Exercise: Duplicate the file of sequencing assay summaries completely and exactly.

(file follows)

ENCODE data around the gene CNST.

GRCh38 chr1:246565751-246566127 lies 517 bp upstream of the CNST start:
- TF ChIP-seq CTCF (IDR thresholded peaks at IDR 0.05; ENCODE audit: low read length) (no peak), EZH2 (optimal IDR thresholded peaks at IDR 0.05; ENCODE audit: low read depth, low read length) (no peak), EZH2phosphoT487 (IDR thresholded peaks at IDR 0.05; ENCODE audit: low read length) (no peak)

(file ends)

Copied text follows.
ENCODE data around the gene CNST.

GRCh38 chr1:246565751-246566127 lies 517 bp upstream of the CNST start:
- TF ChIP-seq CTCF (IDR thresholded peaks at IDR 0.05; ENCODE audit: low read length) (no peak), EZH2 (optimal IDR thresholded peaks at IDR 0.05; ENCODE audit: low read depth, low read length) (no peak), EZH2phosphoT487 (IDR thresholded peaks at IDR 0.05; ENCODE audit: low read length) (no peak)